After quite a busy while elsewhere, my thoughts have once again returned to the historic Moravian capital of Olomouc and I wish to share the rest of the knowledge I gained of this beautiful city. Amid the dreary February weather that smothers Poprad and the Tatras, I am grateful for the beautiful (if chilly) days in which I was able to explore and photograph Olomouc’s labyrinthine streets.

Astronomical Clock


Horní náměstí (The Upper Square) is one of the city’s most decorated spaces. Like many old European cities, it is adorned with intricate facades and classical statues, like the ones described in my previous post on Olomouc. The City Hall, with its splendid clock-tower, dominates the skyline with uniquely Baroque elegance. Yet, something is out of place amid all these antiquated features.

Into the face of that tower is built an astronomical clock, one of only two in the Czech Republic. After a great deal of damage during WWII, the original 15th century construction was ordered to be rebuilt in the 50s by the communist government of Czechoslovakia. The style and motifs portrayed belong to that of the now uncommon Socialist Realist style. Instead of portraying saints and religious imagery–as its predecessor had–the restored astronomical clock depicted the working classes. At the top, a procession of people in folk costume celebrate, while below a carousel of various laborers, shoppers, and athletes go about their daily lives every half hour. The largest figures featured in the mosaic are that of a worker in a blue jumper and a chemist opposite him.

The oddity of this site is striking. To reach it from any direction you must walk past at least two or three statues of mythological figures, each idyllically draped in cloth and striking a legendary pose. Then, where you can’t help but expect the same, is a man holding a beaker, appearing like a stereotypical scientist who stepped from some cartoon. Nevertheless, on a whole the monument truly harmonizes with its surroundings. Unlike most soviet-era eyesores, effort was spent to respect the history and ascetic of the square and I can’t help but believe that the communist artists… may, to some eyes, have actually improved Horní náměstí.

On my second visit to Olomouc, I caught the clock’s noon display! Running late, I sped towards the square to catch a spectacle I thought I may not get to witness again. I have no idea what I expected, but it suffices to say I was humorously underwhelmed. A couple ditties chimed while the proletarians spun away on their carousal and a rooster noisly thrust back and forth from his perch. I found myself chuckling at the near 10 minute length of this mediocrity, feeling obliged to stay throughout it all, just in case something exceptional happened.

That something never came, however, and I wasn’t that disappointed either. The truly exceptional thing about an astronomic clock occurs over days, months and years, not in a few minutes alone. These constructions, which number very few nowadays, display the day of the week, month, year, season, phase of the moon, zodiac houses, and a map of currently visible stars. They are amazing contraptions and the fact that people as early as the 15th century could devise such an accurate instrument astounds me.

Czechs and Slovaks maintain the tradition of celebrating the day of the saint for which they are named. It is like a milder version of their birthday, with small gifts and candy being given. The Olomouc astronomical clock displays the Czech names for all 365 days of the calendar, as well as holidays, including communist era ones such as the International day of the Worker and the birthdays of Lenin and Stalin.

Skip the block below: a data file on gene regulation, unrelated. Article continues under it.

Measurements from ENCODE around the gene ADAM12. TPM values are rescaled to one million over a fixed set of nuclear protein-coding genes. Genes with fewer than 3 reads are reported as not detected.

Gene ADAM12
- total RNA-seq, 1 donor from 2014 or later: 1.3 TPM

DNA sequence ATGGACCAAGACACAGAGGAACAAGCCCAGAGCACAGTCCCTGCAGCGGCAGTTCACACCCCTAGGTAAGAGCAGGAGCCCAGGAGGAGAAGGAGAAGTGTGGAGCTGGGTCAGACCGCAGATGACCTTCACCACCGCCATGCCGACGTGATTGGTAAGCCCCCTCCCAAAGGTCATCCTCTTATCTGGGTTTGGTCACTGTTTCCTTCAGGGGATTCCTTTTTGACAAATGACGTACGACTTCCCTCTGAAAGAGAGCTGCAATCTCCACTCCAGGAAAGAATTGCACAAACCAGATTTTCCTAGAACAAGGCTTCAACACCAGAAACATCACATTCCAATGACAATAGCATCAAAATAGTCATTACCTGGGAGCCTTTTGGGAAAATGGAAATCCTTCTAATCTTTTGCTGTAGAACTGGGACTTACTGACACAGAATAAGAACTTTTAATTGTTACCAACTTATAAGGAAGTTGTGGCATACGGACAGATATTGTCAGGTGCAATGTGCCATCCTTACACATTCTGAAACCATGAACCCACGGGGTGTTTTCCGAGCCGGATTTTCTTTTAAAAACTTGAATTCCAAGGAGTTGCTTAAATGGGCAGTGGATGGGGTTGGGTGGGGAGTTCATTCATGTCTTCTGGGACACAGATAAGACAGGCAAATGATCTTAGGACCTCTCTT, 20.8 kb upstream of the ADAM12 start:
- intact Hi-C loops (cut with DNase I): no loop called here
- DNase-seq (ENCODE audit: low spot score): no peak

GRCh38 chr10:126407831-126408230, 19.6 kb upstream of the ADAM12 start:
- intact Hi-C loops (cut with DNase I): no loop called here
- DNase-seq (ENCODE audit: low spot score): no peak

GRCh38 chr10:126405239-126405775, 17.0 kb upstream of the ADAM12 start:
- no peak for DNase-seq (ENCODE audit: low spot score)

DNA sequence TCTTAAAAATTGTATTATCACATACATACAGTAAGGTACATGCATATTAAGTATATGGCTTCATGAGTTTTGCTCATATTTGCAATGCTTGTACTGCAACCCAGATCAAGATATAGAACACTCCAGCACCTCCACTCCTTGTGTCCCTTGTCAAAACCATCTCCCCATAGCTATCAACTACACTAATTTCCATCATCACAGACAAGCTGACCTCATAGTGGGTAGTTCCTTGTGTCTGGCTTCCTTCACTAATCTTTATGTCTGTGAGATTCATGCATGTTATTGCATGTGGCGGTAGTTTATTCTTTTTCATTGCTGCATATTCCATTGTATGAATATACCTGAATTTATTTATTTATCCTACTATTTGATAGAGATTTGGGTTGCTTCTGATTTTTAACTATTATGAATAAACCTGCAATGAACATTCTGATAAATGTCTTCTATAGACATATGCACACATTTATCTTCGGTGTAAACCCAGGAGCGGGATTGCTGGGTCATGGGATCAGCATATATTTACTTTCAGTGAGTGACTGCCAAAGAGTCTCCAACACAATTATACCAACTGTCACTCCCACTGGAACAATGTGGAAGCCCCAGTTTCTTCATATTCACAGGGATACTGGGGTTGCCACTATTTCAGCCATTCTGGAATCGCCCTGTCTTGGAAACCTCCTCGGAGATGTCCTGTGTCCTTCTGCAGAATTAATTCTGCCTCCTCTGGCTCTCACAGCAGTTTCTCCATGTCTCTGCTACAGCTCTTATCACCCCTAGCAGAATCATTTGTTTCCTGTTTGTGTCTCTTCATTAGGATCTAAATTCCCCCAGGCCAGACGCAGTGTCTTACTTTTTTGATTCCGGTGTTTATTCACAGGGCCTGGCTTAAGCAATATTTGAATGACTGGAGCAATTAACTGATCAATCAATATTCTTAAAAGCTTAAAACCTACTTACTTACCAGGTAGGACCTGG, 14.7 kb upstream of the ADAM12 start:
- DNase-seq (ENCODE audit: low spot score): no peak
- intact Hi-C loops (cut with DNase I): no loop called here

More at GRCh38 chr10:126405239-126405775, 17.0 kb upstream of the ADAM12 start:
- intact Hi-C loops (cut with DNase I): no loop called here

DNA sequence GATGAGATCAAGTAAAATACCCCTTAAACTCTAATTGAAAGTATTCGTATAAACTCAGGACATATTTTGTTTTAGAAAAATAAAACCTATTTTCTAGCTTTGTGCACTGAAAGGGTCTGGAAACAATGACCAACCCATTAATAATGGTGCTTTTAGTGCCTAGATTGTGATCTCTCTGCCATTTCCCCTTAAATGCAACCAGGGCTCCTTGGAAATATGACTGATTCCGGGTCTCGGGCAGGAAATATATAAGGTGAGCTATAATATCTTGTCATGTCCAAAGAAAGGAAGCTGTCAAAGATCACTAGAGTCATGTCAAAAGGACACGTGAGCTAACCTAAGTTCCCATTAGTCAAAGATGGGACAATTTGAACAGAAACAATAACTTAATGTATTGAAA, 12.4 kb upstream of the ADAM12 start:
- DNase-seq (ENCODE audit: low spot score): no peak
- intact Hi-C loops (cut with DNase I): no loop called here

The Holy Trinity Column

Not far from the secular, Soviet clock, a gargantuan spire rises above the entire square. The Holy Trinity Column, contrastingly, was erected (partially) out of gratitude to God for sparing the city of Olomouc from destruction by a plague that swept the area between 1713 and 1715. Mostly, it is a representation of the affluence of 18th century Olomouc and its devotion to and desire to glorify God. Construction began at the end of that particular plague and lasted nearly 40 years! In that time, six of the seven head craftsmen that labored on the column passed away and only the master goldsmith, Simon Forstner, who gilded parts of the monument survived to see it completed in its entirety.

The Holy Trinity Column became a symbol of pride for the people of Olomouc. It was a true product of their city alone. All who worked on the column were natives, unlike the Italians and Germans which had predominantly designed the city’s iconic fountains.

Because of this devotion to their new landmark, Olomouc was understandably mortified when the Prussians besieged the city only a few years later and hit the column with several cannon balls. A procession of citizens confronted the Prussian forces and asked that they cease firing at the monument. In a surprising and sympathetic turn, their enemies complied and spared it further damage. After the conflict, the craters left by the Prussian artillery were filled, but one, sole gilded ball left in the spot where one of the cannon balls had stuck to memorialize the event. You can see it just above the head of the central figure on the second tier down in the above shot.

This column is not the only one in Olomouc. In the lower square a similar, though more modest, monument stands. It is referred to specifically as a Marian Column, one featuring the Virgin Mary and inspired by the gratitude surrounding the end of a plague. This is in fact the true plague monument in Olomouc, its glory stolen by the larger neighbor.

As before, here are a few more random photos from across the city, including shots of the Saint Wenceslas Cathedral. Its spires are the second highest in the Czech Republic and the whole structure is deserving of its own post, though I believe that must wait for another visit to this fine city.